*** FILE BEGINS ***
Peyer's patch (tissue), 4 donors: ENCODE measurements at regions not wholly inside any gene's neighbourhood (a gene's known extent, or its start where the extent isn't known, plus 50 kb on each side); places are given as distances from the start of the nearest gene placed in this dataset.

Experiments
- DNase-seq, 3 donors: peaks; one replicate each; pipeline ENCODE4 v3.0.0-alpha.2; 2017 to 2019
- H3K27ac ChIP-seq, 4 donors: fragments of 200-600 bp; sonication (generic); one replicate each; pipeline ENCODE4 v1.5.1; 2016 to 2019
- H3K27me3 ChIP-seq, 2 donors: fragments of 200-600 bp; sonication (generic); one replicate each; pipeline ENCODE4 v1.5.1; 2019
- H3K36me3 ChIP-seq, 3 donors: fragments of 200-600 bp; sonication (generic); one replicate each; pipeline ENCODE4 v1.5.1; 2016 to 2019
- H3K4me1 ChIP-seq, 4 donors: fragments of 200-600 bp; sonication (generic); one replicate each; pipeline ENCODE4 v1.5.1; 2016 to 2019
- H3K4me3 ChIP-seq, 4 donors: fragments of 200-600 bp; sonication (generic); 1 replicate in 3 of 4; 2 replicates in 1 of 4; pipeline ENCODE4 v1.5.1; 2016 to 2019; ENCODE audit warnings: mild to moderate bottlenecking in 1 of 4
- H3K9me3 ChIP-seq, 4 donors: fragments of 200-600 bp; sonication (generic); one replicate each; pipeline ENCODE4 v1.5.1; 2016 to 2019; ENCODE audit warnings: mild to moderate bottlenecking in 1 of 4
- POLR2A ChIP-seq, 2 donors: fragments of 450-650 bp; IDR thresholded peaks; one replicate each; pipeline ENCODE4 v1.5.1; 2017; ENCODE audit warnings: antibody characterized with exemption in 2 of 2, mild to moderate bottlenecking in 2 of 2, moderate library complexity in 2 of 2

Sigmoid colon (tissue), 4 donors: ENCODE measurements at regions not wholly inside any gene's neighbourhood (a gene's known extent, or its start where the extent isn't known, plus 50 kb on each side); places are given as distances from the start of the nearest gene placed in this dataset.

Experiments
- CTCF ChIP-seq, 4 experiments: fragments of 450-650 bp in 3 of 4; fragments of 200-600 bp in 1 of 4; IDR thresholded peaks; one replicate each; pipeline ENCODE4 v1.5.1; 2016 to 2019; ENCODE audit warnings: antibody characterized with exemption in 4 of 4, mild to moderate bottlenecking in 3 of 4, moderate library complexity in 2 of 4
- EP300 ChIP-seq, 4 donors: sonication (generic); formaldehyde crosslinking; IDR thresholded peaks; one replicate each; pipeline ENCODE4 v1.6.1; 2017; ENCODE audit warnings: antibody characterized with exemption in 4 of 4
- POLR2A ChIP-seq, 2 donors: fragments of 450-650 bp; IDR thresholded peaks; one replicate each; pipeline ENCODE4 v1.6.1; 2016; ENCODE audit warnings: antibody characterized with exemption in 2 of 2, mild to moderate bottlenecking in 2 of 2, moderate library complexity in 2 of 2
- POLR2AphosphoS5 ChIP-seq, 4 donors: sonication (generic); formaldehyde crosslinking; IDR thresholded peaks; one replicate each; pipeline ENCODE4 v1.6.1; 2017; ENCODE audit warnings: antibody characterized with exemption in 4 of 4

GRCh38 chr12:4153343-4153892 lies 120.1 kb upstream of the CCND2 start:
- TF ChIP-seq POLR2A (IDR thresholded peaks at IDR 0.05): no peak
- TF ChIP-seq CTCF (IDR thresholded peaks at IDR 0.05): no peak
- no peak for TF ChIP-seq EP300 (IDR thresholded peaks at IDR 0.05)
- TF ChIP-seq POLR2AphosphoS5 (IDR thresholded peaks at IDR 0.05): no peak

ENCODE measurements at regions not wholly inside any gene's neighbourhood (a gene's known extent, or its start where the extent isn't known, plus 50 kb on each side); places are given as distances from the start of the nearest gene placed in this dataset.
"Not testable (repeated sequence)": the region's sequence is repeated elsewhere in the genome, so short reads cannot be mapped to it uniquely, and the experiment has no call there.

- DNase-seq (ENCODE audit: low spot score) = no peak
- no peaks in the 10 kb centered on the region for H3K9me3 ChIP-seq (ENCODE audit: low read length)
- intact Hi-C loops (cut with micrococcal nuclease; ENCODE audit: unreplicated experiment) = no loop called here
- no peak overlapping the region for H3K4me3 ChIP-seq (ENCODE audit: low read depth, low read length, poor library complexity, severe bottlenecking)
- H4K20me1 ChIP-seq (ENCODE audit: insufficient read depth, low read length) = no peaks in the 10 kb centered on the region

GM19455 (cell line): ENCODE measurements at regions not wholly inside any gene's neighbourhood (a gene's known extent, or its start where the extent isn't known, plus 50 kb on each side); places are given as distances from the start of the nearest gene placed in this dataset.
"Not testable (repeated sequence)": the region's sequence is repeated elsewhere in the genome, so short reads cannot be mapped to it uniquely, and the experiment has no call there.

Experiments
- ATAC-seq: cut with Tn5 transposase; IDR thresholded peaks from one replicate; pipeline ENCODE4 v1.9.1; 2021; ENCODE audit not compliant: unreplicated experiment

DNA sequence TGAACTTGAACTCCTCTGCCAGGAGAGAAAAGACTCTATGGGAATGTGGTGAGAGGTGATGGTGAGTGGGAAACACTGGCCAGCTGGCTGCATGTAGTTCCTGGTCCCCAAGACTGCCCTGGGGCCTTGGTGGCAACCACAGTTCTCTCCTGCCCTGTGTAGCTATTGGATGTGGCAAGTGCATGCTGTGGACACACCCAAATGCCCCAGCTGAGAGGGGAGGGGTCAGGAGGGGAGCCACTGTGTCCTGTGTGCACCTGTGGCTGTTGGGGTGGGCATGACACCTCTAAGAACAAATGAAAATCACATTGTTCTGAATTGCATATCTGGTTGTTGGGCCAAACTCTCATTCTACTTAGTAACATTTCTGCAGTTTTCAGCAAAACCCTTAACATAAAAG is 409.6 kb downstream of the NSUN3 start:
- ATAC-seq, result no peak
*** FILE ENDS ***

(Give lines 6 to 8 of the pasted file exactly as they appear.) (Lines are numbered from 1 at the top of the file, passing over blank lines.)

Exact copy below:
- H3K36me3 ChIP-seq, 3 donors: fragments of 200-600 bp; sonication (generic); one replicate each; pipeline ENCODE4 v1.5.1; 2016 to 2019
- H3K4me1 ChIP-seq, 4 donors: fragments of 200-600 bp; sonication (generic); one replicate each; pipeline ENCODE4 v1.5.1; 2016 to 2019
- H3K4me3 ChIP-seq, 4 donors: fragments of 200-600 bp; sonication (generic); 1 replicate in 3 of 4; 2 replicates in 1 of 4; pipeline ENCODE4 v1.5.1; 2016 to 2019; ENCODE audit warnings: mild to moderate bottlenecking in 1 of 4